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Thousands turned out to greet Prince Charles and the Duchess of Cornwall during their visit to Dunedin yesterday.
The city turned on a sunny day for a visit that had locals buzzing.
The couple arrived at Dunedin Airport, from Wellington, in a Royal New Zealand Air Force Boeing 757 to a small gathering early in the afternoon.
The prince was wearing a grey double-breasted suit, white shirt and tie, while the duchess wore an off-white knee-length jacket, complemented by a floral scarf, clutch purse, sparkling brooch and gold bracelet.
They waved as they alighted from the plane and left quickly for Mosgiel in a high security convoy.
About 700 people greeted the couple at the Mosgiel Railway Station, where they boarded a Dunedin Railways' Taieri Gorge train to travel to Dunedin.
When the duchess exited the car in Mosgiel she walked straight to Olive Austin (91), of Dunedin, who was waiting in the crowd in her wheelchair.
Mrs Austin said the duchess told her Dunedin reminded her of Scotland, and the weather in Mosgiel was beautiful and much better than in Wellington.
Before the Royal couple arrived, a security guard allowed St Mary's School pupil Saffron Chisholm (5), of Mosgiel, on the platform to present gifts she had brought.
On meeting the Royal couple, Saffron curtsied and gave flowers to the duchess and chocolates and a crossword book to Prince Charles.
Saffron said she had considered doing a handstand instead of a curtsy, but decided against it. The experience had been ''great''.
As the train departed, the Royal couple stood at the back of the last carriage of the train and waved to the appreciative crowd.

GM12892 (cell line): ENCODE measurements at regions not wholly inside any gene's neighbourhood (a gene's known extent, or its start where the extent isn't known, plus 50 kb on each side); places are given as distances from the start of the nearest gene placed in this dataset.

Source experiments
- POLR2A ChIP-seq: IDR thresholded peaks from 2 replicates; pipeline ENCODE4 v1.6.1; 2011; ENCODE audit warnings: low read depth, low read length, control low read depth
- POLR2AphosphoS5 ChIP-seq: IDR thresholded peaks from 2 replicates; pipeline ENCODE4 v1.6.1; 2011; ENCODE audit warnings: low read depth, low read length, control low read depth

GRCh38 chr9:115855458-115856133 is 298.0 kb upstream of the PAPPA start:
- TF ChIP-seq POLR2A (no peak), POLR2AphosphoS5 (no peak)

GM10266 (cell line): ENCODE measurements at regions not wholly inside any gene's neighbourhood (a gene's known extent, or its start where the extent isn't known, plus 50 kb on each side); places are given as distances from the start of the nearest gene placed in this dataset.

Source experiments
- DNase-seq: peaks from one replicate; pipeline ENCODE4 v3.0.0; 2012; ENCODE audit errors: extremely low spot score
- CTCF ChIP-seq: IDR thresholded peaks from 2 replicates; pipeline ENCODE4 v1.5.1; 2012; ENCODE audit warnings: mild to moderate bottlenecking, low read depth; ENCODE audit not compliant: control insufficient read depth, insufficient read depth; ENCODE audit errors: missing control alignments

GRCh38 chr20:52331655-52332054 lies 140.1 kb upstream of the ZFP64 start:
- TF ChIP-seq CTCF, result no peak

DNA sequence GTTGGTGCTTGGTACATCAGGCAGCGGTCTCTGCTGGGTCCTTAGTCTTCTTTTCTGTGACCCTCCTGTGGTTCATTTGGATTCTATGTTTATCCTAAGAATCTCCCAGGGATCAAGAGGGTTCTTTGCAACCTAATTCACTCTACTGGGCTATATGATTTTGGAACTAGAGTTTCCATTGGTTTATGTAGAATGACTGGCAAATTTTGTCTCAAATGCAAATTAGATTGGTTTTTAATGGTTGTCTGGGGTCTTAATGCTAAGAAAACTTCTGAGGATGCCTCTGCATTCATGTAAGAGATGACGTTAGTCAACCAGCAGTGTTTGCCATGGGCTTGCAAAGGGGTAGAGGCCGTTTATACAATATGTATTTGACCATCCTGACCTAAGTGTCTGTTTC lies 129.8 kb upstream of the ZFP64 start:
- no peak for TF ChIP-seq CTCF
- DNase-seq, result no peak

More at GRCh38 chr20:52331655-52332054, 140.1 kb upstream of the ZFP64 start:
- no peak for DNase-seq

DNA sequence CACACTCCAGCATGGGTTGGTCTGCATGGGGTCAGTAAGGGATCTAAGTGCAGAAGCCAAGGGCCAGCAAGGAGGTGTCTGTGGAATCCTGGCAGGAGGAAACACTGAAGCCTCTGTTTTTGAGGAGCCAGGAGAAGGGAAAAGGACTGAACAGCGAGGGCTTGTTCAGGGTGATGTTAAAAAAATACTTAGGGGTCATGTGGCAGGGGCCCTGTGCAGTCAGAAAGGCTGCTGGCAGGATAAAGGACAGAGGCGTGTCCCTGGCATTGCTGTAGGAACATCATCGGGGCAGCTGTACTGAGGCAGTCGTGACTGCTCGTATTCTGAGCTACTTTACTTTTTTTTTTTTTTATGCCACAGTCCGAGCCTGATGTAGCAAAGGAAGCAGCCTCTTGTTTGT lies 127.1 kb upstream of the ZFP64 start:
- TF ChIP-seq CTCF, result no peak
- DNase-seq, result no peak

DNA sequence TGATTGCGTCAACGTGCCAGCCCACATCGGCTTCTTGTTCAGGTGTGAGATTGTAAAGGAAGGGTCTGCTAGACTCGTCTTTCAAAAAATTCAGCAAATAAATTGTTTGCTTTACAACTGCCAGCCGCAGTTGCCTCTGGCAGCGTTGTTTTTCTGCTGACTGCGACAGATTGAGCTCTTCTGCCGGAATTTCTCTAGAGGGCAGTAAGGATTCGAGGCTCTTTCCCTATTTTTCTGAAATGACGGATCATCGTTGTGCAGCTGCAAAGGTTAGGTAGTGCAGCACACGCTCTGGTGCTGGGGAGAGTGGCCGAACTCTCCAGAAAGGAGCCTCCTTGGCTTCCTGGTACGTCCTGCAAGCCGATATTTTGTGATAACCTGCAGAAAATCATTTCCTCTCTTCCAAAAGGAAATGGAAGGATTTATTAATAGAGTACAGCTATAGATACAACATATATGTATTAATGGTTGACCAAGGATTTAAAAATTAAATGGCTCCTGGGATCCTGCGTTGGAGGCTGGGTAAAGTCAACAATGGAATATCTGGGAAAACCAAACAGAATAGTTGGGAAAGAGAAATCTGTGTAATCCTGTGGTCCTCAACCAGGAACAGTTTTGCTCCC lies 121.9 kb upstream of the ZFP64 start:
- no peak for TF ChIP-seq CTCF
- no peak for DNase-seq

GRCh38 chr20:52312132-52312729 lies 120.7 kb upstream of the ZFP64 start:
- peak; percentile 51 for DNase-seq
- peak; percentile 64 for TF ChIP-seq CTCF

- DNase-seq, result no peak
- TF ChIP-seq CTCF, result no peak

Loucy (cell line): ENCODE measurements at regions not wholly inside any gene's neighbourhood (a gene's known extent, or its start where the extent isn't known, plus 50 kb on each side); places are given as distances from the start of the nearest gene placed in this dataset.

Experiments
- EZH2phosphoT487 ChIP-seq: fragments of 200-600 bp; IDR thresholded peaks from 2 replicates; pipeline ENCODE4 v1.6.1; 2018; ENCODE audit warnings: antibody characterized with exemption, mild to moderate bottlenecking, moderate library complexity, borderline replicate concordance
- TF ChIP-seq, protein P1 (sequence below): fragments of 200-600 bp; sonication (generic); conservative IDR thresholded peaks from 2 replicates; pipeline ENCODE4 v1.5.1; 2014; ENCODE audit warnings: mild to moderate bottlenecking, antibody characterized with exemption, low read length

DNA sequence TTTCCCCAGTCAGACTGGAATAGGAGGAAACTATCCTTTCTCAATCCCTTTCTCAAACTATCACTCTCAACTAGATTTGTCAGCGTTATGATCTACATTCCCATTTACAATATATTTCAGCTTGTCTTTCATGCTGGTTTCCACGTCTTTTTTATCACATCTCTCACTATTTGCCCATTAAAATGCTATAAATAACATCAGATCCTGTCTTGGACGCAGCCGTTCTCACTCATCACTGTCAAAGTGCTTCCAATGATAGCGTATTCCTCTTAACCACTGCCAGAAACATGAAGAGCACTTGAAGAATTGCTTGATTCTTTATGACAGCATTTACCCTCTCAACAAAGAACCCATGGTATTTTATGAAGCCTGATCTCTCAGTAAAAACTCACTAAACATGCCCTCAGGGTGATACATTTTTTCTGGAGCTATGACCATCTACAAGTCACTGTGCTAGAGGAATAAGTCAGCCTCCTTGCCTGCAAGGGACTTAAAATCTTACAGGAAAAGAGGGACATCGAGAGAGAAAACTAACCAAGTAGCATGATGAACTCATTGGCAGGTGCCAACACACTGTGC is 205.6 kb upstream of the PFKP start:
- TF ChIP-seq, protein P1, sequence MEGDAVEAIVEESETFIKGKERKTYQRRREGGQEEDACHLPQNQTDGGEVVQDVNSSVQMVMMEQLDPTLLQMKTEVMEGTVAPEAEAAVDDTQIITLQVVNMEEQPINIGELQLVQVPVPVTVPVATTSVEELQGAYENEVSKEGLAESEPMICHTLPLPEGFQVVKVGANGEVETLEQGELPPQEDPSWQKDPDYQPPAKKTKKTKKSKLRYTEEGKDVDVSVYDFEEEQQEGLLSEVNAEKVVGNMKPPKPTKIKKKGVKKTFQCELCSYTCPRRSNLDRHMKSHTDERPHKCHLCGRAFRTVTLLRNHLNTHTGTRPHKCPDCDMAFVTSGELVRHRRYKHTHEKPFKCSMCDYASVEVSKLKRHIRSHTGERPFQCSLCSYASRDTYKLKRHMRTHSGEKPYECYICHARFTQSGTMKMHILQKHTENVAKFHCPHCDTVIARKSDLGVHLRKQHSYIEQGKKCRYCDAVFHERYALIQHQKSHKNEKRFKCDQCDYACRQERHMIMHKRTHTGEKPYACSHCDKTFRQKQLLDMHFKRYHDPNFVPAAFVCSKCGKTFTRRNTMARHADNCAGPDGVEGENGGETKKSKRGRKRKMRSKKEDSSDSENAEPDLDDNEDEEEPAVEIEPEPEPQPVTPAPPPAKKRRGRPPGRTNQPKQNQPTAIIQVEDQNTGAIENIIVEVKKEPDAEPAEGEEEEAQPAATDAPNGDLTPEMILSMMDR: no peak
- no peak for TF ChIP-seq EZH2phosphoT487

A colourful and excitable crowd of about 2000 waited at the Dunedin Railway Station, many with cellphones in hand, and some sporting the Union Jack.
Jan Wheeler, of Moeraki, held a bunch of roses for Prince Charles, along with a sign welcoming the couple to Dunedin.
She said the prince asked her if the flowers were for him and he thanked her, while the duchess said the gesture was ''very nice''.
A phalanx of security personnel followed the couple on the short walk to the Toitu Otago Settlers Museum, which took about 20 minutes.
The pair were accompanied to the museum by Dunedin Mayor Dave Cull, and were welcomed by director Jennifer Evans and council chief executive Sue Bidrose, both wearing Dunedin designer Charmaine Reveley outfits for the occasion.
The welcome to the Royals in the foyer included a haka and a speech by Prof John Broughton, of the University of Otago.
Prof Broughton noted the success of the All Blacks at the Rugby World Cup, and presented the Royal couple with World Cup pins.
After a waiata, Mr Cull led the couple through the museum to the Smith Gallery, where they met descendants of some of the early settlers whose portraits cover the walls.
About 150 people waited for the couple outside the museum, and clapped and waved as they left.
Ms Evans was delighted with the visit.
''That was wonderful,'' she said.
''They were just so gracious and friendly.''
Prince Charles said of the Smith Gallery: ''what a wonderful room'', Ms Evans said.
After the museum visit, the couple parted ways, the duchess going to the University of Otago, where she met staff, authors and poets, and talked of her passion for literature and the arts.
She said it had been a wonderful opportunity to meet New Zealand writers.
''So it is hardly surprising that I feel at home here, celebrating with you this country's huge contribution to the world of literature.''
Prince Charles visited Dunedin business Animation Research, where he donned a virtual reality headset to experience a virtual jet-boat trip on the Shotover River.
The virtual trip featured the same driver who drove Prince William and the Duchess of Cambridge in a jet-boat trip on the Shotover River when they visited New Zealand last year.
Ian Taylor, of Animation Research, said the prince enjoyed an America's Cup simulator, winning the head-to-head battle after narrowly avoiding a collision.
''He had a good navigator helping him.''
The couple then visited the Orokonui Ecosanctuary, where Prince Charles got to hold a tuatara.
The visit, the last event of the day in Dunedin, coincided with national Conservation Week.